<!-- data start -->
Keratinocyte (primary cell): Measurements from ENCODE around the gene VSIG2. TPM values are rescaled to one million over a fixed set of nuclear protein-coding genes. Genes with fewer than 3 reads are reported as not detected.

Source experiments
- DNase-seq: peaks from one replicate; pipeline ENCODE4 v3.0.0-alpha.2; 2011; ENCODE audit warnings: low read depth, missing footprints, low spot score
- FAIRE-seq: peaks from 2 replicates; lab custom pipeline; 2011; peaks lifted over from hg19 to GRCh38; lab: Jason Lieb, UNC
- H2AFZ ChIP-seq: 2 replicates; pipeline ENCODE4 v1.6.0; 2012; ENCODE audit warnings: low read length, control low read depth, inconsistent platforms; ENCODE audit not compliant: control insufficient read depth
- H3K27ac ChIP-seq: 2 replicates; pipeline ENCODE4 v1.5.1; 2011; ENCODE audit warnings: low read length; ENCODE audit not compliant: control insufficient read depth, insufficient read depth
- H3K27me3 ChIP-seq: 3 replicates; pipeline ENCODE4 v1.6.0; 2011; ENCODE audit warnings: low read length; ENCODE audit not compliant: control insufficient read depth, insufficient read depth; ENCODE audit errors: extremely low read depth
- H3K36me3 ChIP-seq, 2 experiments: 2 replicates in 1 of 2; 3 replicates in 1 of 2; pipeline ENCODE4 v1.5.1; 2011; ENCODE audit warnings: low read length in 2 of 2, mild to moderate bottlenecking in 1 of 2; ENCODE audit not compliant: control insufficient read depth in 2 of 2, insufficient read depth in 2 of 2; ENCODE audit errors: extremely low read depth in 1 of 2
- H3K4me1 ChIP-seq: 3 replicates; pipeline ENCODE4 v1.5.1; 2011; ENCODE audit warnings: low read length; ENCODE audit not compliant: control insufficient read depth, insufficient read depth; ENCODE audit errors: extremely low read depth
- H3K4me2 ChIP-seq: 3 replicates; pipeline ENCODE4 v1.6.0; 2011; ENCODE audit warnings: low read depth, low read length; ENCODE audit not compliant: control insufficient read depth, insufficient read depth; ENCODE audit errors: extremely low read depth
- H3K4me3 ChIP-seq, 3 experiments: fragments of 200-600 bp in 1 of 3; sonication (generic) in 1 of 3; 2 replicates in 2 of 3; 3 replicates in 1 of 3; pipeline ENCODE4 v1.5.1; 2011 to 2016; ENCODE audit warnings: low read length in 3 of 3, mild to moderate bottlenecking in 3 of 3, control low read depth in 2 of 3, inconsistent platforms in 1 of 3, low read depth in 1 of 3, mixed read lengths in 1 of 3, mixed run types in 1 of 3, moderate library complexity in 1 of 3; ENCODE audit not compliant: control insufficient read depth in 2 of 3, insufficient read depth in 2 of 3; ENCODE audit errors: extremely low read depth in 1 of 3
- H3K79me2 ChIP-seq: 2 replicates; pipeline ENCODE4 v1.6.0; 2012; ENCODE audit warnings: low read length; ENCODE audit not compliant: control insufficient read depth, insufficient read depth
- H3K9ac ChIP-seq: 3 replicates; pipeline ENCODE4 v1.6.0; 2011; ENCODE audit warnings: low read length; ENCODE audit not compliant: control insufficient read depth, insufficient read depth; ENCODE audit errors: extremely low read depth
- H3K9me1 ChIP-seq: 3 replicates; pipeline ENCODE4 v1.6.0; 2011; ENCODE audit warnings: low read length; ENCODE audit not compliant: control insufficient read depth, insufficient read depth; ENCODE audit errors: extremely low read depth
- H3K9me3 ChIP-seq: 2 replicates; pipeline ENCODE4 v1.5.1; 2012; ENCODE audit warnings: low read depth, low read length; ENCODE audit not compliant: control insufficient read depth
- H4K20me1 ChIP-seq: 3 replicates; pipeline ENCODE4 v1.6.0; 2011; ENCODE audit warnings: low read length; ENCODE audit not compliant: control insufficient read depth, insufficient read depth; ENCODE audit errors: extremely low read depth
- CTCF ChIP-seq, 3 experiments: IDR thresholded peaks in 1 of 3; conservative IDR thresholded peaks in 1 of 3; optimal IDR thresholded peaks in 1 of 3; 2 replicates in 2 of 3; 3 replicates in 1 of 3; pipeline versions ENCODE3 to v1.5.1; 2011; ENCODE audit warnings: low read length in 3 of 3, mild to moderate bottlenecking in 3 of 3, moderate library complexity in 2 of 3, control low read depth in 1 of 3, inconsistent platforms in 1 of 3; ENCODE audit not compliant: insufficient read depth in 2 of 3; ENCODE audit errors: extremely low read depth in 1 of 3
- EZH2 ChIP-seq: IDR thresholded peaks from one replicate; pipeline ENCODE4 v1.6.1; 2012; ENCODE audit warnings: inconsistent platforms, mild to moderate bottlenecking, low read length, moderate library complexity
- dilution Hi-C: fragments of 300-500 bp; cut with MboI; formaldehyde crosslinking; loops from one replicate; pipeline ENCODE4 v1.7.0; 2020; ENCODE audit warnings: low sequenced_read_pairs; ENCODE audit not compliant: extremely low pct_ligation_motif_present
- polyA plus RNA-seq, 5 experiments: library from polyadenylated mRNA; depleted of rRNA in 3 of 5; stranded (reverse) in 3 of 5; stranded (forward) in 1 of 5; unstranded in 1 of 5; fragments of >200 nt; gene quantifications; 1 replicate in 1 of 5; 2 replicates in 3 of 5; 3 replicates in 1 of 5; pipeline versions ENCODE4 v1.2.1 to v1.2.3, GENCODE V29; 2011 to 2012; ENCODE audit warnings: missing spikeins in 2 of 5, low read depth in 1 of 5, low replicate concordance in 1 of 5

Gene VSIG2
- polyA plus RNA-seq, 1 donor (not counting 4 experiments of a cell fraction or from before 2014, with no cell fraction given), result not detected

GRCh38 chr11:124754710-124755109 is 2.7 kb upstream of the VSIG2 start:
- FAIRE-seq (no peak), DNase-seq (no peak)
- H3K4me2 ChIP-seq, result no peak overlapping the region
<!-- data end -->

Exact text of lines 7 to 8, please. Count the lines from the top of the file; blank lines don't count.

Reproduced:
- H3K27me3 ChIP-seq: 3 replicates; pipeline ENCODE4 v1.6.0; 2011; ENCODE audit warnings: low read length; ENCODE audit not compliant: control insufficient read depth, insufficient read depth; ENCODE audit errors: extremely low read depth
- H3K36me3 ChIP-seq, 2 experiments: 2 replicates in 1 of 2; 3 replicates in 1 of 2; pipeline ENCODE4 v1.5.1; 2011; ENCODE audit warnings: low read length in 2 of 2, mild to moderate bottlenecking in 1 of 2; ENCODE audit not compliant: control insufficient read depth in 2 of 2, insufficient read depth in 2 of 2; ENCODE audit errors: extremely low read depth in 1 of 2